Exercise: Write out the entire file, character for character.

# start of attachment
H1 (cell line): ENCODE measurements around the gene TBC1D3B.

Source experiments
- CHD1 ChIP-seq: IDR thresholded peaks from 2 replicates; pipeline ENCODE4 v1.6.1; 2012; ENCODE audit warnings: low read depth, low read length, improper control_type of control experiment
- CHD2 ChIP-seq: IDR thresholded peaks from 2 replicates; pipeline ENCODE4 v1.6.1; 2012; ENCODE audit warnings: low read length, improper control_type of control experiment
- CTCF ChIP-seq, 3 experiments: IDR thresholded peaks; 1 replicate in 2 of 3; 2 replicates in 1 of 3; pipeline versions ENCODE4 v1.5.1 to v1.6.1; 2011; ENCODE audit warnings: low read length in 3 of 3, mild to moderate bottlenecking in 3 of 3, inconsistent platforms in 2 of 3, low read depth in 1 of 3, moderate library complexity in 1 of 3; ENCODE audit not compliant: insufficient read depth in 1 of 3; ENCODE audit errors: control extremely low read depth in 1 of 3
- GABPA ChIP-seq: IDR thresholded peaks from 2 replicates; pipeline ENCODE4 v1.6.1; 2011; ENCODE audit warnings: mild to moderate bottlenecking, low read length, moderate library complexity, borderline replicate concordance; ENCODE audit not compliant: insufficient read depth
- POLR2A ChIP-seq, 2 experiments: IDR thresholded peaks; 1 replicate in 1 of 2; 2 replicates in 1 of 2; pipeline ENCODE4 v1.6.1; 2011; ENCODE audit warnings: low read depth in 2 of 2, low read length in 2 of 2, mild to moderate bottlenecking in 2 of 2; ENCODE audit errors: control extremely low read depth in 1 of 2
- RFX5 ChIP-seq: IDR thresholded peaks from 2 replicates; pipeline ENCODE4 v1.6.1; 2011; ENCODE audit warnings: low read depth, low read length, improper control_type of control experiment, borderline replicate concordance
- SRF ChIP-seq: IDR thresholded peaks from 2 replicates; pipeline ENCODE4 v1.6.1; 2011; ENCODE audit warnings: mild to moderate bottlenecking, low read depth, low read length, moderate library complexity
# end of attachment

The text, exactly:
H1 (cell line): ENCODE measurements around the gene TBC1D3B.

Source experiments
- CHD1 ChIP-seq: IDR thresholded peaks from 2 replicates; pipeline ENCODE4 v1.6.1; 2012; ENCODE audit warnings: low read depth, low read length, improper control_type of control experiment
- CHD2 ChIP-seq: IDR thresholded peaks from 2 replicates; pipeline ENCODE4 v1.6.1; 2012; ENCODE audit warnings: low read length, improper control_type of control experiment
- CTCF ChIP-seq, 3 experiments: IDR thresholded peaks; 1 replicate in 2 of 3; 2 replicates in 1 of 3; pipeline versions ENCODE4 v1.5.1 to v1.6.1; 2011; ENCODE audit warnings: low read length in 3 of 3, mild to moderate bottlenecking in 3 of 3, inconsistent platforms in 2 of 3, low read depth in 1 of 3, moderate library complexity in 1 of 3; ENCODE audit not compliant: insufficient read depth in 1 of 3; ENCODE audit errors: control extremely low read depth in 1 of 3
- GABPA ChIP-seq: IDR thresholded peaks from 2 replicates; pipeline ENCODE4 v1.6.1; 2011; ENCODE audit warnings: mild to moderate bottlenecking, low read length, moderate library complexity, borderline replicate concordance; ENCODE audit not compliant: insufficient read depth
- POLR2A ChIP-seq, 2 experiments: IDR thresholded peaks; 1 replicate in 1 of 2; 2 replicates in 1 of 2; pipeline ENCODE4 v1.6.1; 2011; ENCODE audit warnings: low read depth in 2 of 2, low read length in 2 of 2, mild to moderate bottlenecking in 2 of 2; ENCODE audit errors: control extremely low read depth in 1 of 2
- RFX5 ChIP-seq: IDR thresholded peaks from 2 replicates; pipeline ENCODE4 v1.6.1; 2011; ENCODE audit warnings: low read depth, low read length, improper control_type of control experiment, borderline replicate concordance
- SRF ChIP-seq: IDR thresholded peaks from 2 replicates; pipeline ENCODE4 v1.6.1; 2011; ENCODE audit warnings: mild to moderate bottlenecking, low read depth, low read length, moderate library complexity